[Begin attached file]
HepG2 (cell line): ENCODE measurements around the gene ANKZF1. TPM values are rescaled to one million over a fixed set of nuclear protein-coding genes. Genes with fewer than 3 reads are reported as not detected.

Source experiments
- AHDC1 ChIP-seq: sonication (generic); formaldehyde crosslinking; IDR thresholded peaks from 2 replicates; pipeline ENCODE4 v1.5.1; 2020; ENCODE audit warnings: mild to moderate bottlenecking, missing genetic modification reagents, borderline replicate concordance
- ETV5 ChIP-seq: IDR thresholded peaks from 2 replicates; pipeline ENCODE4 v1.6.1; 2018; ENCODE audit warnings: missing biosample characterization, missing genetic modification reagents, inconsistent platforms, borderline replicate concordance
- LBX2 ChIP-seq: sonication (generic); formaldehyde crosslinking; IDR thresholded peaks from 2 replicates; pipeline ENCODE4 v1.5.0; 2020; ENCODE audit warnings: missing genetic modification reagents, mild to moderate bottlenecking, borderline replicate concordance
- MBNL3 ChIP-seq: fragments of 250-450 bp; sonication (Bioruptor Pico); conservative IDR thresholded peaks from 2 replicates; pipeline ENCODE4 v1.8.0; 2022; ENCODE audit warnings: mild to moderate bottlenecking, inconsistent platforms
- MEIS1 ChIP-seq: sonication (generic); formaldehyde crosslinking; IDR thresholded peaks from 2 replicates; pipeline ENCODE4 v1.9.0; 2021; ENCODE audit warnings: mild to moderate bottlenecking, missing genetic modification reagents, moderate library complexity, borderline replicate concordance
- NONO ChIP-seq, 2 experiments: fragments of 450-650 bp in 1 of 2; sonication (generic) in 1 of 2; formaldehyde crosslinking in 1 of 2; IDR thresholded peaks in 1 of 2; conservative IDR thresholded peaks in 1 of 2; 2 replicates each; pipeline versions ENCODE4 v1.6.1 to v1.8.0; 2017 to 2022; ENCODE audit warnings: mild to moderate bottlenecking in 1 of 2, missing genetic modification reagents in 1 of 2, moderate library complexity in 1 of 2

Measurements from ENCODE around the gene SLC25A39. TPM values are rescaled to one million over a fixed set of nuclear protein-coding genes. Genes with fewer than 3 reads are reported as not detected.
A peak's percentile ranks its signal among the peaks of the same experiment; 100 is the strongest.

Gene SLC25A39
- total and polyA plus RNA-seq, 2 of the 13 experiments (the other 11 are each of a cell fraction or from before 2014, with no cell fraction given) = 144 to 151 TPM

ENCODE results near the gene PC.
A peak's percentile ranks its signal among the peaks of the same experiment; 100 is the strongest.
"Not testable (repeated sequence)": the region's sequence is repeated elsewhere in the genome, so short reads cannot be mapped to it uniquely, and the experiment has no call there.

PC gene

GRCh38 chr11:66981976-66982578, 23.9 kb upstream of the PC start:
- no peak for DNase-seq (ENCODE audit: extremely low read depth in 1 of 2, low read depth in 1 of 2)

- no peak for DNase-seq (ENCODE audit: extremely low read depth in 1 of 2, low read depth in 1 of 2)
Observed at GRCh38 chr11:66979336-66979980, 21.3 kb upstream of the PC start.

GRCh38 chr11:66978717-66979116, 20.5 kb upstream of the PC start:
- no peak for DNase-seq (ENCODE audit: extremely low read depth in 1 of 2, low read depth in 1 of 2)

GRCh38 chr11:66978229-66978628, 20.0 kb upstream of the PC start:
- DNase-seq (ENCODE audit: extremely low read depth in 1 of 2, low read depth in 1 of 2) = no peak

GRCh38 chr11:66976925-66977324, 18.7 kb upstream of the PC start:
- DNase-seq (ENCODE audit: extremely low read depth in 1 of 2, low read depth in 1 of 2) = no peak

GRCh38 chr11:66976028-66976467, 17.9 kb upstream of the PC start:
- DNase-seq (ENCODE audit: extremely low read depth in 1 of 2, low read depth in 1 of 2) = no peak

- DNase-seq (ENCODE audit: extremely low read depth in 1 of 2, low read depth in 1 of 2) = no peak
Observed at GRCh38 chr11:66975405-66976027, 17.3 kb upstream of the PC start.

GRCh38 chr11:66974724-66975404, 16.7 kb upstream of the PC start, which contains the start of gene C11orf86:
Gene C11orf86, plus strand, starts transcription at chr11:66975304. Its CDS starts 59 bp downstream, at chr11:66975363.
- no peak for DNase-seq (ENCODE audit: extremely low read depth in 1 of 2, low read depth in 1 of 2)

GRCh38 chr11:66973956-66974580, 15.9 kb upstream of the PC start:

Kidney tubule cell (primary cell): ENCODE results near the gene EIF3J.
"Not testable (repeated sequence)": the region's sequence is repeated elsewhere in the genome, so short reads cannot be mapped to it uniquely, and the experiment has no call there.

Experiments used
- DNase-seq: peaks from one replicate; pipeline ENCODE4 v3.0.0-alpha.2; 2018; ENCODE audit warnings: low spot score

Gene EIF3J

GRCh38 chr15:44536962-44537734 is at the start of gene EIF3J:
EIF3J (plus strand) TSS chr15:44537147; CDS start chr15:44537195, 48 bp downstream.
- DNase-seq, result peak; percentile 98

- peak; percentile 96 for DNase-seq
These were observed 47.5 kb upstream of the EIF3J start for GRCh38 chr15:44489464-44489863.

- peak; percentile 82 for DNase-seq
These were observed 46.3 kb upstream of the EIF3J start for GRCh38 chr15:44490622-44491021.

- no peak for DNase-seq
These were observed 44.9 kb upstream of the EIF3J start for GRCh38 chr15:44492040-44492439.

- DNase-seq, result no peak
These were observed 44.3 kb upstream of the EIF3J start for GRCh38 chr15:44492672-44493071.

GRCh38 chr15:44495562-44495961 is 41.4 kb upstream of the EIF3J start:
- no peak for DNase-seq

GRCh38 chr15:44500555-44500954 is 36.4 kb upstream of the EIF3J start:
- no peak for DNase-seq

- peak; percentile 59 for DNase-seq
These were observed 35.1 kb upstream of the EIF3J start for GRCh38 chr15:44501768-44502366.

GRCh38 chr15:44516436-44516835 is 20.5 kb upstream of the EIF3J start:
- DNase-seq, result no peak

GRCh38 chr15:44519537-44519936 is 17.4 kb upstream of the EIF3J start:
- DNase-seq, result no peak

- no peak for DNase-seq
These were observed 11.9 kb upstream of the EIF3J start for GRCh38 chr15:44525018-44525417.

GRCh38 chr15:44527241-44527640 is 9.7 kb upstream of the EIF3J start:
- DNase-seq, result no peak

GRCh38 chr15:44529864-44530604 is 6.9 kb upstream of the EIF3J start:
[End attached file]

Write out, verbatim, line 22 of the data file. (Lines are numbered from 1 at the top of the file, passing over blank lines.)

- no peak for DNase-seq (ENCODE audit: extremely low read depth in 1 of 2, low read depth in 1 of 2)